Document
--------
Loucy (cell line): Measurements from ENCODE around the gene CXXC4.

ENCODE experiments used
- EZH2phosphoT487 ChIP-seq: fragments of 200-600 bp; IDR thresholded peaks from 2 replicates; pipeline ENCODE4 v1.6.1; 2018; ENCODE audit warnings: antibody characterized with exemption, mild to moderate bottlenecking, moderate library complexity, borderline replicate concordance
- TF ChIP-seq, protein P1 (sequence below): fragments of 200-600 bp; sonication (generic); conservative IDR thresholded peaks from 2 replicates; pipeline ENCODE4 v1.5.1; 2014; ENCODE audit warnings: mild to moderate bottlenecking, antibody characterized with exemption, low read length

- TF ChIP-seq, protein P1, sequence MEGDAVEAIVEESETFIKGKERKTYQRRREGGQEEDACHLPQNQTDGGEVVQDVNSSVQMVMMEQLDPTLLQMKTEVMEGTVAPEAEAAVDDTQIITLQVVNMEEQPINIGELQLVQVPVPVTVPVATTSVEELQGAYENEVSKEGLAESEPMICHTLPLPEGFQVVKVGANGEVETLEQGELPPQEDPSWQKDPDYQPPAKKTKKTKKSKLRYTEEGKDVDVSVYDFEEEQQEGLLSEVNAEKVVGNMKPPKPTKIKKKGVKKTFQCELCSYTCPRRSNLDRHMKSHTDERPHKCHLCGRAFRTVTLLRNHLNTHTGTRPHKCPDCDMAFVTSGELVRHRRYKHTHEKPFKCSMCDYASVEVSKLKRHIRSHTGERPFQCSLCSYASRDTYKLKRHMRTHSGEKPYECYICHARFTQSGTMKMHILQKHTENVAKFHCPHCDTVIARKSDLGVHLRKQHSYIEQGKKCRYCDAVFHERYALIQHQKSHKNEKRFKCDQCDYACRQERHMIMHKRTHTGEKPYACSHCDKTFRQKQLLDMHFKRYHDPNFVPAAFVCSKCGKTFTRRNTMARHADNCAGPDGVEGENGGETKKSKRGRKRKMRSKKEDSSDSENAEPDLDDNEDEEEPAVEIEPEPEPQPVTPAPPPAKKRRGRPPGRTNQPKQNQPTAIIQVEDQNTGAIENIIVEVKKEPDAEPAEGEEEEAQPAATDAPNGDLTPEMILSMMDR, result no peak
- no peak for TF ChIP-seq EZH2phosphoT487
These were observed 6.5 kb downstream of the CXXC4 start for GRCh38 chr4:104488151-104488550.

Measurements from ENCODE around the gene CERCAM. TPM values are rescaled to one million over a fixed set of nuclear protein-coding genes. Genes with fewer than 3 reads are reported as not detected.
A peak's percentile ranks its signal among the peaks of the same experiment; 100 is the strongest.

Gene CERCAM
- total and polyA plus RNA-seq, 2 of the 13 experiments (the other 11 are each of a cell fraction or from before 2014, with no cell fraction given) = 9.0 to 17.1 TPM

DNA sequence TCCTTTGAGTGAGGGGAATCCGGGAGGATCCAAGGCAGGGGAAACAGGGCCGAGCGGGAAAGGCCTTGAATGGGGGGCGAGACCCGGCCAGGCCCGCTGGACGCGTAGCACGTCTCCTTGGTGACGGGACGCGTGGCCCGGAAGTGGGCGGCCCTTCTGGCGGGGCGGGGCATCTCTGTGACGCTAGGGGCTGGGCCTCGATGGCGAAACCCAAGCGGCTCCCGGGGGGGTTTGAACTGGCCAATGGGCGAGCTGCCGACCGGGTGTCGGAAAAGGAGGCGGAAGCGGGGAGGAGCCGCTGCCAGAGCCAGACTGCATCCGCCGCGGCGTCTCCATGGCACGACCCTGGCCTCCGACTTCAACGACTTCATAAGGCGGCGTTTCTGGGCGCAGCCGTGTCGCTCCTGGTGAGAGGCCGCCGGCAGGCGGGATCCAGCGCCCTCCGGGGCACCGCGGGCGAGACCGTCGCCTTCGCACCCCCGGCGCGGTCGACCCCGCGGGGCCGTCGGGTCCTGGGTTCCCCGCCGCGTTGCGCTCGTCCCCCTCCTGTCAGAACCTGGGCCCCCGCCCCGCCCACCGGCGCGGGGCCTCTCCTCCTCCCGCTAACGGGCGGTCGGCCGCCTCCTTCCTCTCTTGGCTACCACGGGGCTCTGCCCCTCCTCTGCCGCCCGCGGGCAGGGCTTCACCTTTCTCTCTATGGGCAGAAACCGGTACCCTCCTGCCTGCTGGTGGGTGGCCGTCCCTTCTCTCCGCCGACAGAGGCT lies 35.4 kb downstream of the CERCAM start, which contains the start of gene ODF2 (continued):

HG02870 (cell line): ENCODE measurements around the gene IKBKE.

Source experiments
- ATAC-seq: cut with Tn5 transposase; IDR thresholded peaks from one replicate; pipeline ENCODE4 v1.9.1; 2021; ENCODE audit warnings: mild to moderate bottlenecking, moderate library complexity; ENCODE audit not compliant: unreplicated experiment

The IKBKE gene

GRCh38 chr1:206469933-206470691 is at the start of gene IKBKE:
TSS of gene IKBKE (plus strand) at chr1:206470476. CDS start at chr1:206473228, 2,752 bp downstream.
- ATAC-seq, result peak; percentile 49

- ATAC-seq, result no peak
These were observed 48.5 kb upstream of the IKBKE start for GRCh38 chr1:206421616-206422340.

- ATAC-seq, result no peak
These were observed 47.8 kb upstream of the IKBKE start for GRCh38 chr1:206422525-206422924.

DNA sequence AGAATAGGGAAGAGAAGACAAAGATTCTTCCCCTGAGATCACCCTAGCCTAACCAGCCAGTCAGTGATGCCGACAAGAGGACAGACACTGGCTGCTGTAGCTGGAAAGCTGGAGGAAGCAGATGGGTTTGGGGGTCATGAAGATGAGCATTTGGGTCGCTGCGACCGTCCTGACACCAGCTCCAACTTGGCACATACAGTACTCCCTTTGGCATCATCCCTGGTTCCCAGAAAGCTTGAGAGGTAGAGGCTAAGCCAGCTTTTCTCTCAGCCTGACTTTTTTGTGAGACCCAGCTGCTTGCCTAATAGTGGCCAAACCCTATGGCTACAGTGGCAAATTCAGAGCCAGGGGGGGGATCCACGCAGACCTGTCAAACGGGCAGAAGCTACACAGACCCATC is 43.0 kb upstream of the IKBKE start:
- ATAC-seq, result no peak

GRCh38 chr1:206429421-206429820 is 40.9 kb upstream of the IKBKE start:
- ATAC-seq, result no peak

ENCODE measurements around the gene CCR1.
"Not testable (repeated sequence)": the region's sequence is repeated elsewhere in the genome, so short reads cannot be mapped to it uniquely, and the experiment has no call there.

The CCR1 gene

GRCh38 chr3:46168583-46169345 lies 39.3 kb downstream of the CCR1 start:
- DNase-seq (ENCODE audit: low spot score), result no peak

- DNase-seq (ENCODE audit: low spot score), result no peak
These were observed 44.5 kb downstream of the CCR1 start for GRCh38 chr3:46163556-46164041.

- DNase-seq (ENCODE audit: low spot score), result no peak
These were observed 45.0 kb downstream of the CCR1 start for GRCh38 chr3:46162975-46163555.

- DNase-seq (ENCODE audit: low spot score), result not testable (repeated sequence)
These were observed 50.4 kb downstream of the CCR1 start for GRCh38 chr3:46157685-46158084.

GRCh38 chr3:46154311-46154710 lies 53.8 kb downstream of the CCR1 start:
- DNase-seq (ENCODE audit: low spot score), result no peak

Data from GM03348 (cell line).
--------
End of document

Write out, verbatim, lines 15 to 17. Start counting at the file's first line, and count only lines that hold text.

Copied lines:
- ATAC-seq: cut with Tn5 transposase; IDR thresholded peaks from one replicate; pipeline ENCODE4 v1.9.1; 2021; ENCODE audit warnings: mild to moderate bottlenecking, moderate library complexity; ENCODE audit not compliant: unreplicated experiment

The IKBKE gene

GRCh38 chr1:206469933-206470691 is at the start of gene IKBKE: